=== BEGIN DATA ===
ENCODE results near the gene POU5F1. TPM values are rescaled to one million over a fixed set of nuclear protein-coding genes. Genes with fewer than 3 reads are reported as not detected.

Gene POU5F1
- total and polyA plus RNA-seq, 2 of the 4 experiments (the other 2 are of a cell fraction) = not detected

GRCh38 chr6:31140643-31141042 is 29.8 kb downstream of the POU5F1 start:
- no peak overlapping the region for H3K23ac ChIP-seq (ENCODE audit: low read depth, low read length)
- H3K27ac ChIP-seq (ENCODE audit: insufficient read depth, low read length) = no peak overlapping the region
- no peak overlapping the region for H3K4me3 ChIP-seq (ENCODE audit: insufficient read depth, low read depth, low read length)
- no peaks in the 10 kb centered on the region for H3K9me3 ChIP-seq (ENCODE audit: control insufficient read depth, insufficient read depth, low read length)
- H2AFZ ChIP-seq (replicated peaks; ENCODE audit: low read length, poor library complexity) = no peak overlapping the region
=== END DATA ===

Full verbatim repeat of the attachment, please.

ENCODE results near the gene POU5F1. TPM values are rescaled to one million over a fixed set of nuclear protein-coding genes. Genes with fewer than 3 reads are reported as not detected.

Gene POU5F1
- total and polyA plus RNA-seq, 2 of the 4 experiments (the other 2 are of a cell fraction) = not detected

GRCh38 chr6:31140643-31141042 is 29.8 kb downstream of the POU5F1 start:
- no peak overlapping the region for H3K23ac ChIP-seq (ENCODE audit: low read depth, low read length)
- H3K27ac ChIP-seq (ENCODE audit: insufficient read depth, low read length) = no peak overlapping the region
- no peak overlapping the region for H3K4me3 ChIP-seq (ENCODE audit: insufficient read depth, low read depth, low read length)
- no peaks in the 10 kb centered on the region for H3K9me3 ChIP-seq (ENCODE audit: control insufficient read depth, insufficient read depth, low read length)
- H2AFZ ChIP-seq (replicated peaks; ENCODE audit: low read length, poor library complexity) = no peak overlapping the region